Here, we established a reproducible system for the generation of vascularized cerebral organoids by coculturing vascular spheroids and cerebral organoids. Vascular spheroids are vascularized microtissues containing a vascular network. These spheroids have potential applications as an in vitro model of angiogenesis or as a platform for drug screening research (23, 24). In spheroids, HUVECs, which are derived from the veins of the umbilical cord, have been used to characterize angiogenesis. Because HUVECs alone are unable to build spheroids, the combination of other cell types, such as fibroblasts, pericyte-like cells or smooth muscle cells, is necessary for the establishment of round spheroids (16). In this study, we used fibroblasts and hUCB-MSCs as stromal cell types. In particular, hUCB-MSCs can enhance angiogenesis, producing proangiogenic cytokines and growth factors such as vascular endothelial growth factor (VEGF) and basic fibroblast growth factors (bFGF), which promote EC proliferation and vascularization (25-27). Additionally, HUVECs, which we used, are distinct from human brain microvascular endothelial cells (HBMECs), which are endothelial cells in the human brain. However, Shi and colleagues determined that coculture of HUVECs with neural cells can induce HUVECs toward brain-like ECs (11). Although we could not identify whether the integrity of HUVECs was transferred to HBMECs in this study, we found that vascular spheroids containing HUVECs could induce angiogenesis in cerebral organoids.

A previous study demonstrated that the transplantation of iPSC-derived brain organoids into immunodeficient mice induced angiogenesis and that there were significantly reduced TUNEL-positive cells in the grafted organoid (28). We also observed reduced DNA damage and fewer cleaved caspase-3-positive cells in vascular organoids than in control organoids. These results indicate that the vascular system generated by vascular spheroids may supply even greater levels of oxygen and nutrients for neural progenitors and neurons in the vascular organoids. The vascular system generated herein may also promote cell proliferation and neurogenesis, which could account for the enhanced expression of Ki67- and NeuN-positive cells observed in the vascular organoids. Given the limitations of traditional organoid culture, which lacks a vascular system, our coculture of cerebral organoids with vascular spheroids may solve the problem of necrosis in the center of organoids to some extent.

Furthermore, the interaction between cerebral organoids and vascular spheroids induced angiogenic signals through physical association in what is called the neurovascular niche (29). Endothelial cells signal to neural stem cells, regulating their self-renewal and differentiation into neurons, whereas neural stem cells have been implicated in regulating the resistance of endothelial tight junctions through various pathways (30). Among these various pathways, a previous study identified that inhibition of Wnt/β-catenin signaling in vivo induced severe CNS-specific angiogenesis defects, and these signals regulated the expression of GLUT-1, which is a BBB-specific transporter (31, 32). Another study showed that Wnt signaling is active in neural progenitors during neurogenesis and that constitutive activation of Wnt signaling induces the expansion of neural precursor cells, while inhibition of Wnt signaling leads to depletion of neural precursor cells (33, 34). Our findings also implicate that Wnt/β-catenin signaling in vascular organoids is correlated with the interaction between neural and vascular cells, as we found that the expression of angiogenic signaling in the developing CNS, represented by Wnt/β-catenin, was increased in vascular organoids compared to control organoids. In this study, the increase in proliferation and neurogenesis observed in vascular organoids is likely explained not only by the endothelial signals required to support neural stem cells but also by the activation of Wnt/β-catenin signaling.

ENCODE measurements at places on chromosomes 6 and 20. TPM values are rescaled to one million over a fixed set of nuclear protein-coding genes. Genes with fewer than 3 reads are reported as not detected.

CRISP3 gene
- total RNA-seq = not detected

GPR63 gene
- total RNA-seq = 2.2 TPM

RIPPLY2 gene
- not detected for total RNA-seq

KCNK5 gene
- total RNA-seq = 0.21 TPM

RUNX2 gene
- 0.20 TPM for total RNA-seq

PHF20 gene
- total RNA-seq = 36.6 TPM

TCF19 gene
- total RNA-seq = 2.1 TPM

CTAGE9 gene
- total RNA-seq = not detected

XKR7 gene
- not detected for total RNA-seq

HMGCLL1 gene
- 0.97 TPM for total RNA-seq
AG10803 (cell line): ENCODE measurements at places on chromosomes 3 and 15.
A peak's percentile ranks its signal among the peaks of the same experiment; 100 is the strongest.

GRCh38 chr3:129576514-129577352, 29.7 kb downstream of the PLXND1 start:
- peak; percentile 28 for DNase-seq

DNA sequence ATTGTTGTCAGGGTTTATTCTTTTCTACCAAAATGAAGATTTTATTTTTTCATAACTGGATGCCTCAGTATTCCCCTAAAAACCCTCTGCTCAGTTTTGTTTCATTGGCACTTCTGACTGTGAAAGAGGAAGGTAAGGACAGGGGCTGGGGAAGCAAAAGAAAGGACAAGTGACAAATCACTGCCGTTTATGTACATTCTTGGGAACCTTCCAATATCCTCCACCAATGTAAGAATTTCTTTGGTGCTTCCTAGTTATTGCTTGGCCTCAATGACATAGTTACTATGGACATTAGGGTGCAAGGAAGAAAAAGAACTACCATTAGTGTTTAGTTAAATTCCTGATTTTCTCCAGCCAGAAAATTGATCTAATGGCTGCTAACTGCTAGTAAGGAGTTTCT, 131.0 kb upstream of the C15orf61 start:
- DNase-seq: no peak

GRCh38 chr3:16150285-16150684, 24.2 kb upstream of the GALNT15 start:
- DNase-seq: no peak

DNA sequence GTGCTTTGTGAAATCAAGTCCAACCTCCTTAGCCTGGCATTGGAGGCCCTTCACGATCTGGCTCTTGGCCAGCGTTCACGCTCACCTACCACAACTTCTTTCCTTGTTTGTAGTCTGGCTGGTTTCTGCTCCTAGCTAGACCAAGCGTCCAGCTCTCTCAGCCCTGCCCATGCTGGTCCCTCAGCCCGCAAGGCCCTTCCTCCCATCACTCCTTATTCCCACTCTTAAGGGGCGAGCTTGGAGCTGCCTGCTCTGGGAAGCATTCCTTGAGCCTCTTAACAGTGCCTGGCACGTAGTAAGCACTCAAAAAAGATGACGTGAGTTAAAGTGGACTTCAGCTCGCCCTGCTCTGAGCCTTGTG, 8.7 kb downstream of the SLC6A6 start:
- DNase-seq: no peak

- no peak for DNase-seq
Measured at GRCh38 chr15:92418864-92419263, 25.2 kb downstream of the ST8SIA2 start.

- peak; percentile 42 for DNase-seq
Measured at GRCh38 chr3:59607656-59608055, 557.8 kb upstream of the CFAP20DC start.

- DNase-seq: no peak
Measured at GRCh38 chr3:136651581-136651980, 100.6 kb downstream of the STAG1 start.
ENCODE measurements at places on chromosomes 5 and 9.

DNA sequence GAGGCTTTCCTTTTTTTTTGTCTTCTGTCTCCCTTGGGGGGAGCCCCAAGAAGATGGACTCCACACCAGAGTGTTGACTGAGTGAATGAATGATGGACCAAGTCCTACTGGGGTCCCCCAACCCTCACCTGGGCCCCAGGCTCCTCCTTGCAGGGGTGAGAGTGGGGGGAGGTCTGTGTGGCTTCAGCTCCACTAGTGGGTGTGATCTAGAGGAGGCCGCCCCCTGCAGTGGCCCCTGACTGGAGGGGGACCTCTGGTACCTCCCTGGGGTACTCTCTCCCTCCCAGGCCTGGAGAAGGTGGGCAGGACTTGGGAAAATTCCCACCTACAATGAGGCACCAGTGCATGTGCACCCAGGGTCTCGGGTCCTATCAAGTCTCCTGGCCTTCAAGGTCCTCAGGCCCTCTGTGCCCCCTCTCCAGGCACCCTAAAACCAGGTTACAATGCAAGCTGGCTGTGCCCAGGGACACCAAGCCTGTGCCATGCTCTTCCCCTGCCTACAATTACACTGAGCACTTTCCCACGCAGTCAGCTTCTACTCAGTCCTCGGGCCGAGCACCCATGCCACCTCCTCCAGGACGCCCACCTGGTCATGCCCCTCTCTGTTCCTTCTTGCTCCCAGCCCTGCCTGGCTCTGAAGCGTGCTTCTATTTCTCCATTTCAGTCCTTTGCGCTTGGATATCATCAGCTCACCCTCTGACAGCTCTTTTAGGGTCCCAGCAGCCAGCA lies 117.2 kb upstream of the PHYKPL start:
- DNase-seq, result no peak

Here, we described a novel method to vascularize cerebral organoids by assembling organoids with vascularized spheroids. In the vascularized organoids, angiogenesis was detected that sprouted from the vascular spheroids. Furthermore, we observed inhibition of necrosis in the vascular organoids and an increase in Wnt/β-catenin signaling in the vascular organoids, which in turn resulted in the promotion of proliferation and neurogenesis of neural progenitor cells. Therefore, our results illustrate that the vascular system in our platform activates signaling pathways to promote the development of cerebral organoids. Vascularization is a potential vital factor for the survival of organoids, as it not only promotes cell growth but also plays a pivotal role in the development of cerebral organoids. Taken together, our study demonstrates the potential of assembling spheroids to vascularize cerebral organoids, and we speculate that our model may be widely applicable for future 3D organoid culture with respect to improving survival rates and achieving functional reconstruction.

Supplementary Materials

Supplementary data including four figures can be found with this article online at https://doi.org/10.15283/ijsc21157.

ijsc-15-1-85-supple.pdf
Acknowledgments

This work was supported by the National Research Foundation of Korea (NRF) grant funded by the Korea government (MSIT) (No. 2020R1A4A4078907). The funders had no role in the study design, analysis, interpretation and submission of data.

Potential Conflict of Interest

The authors have no conflicting financial interest.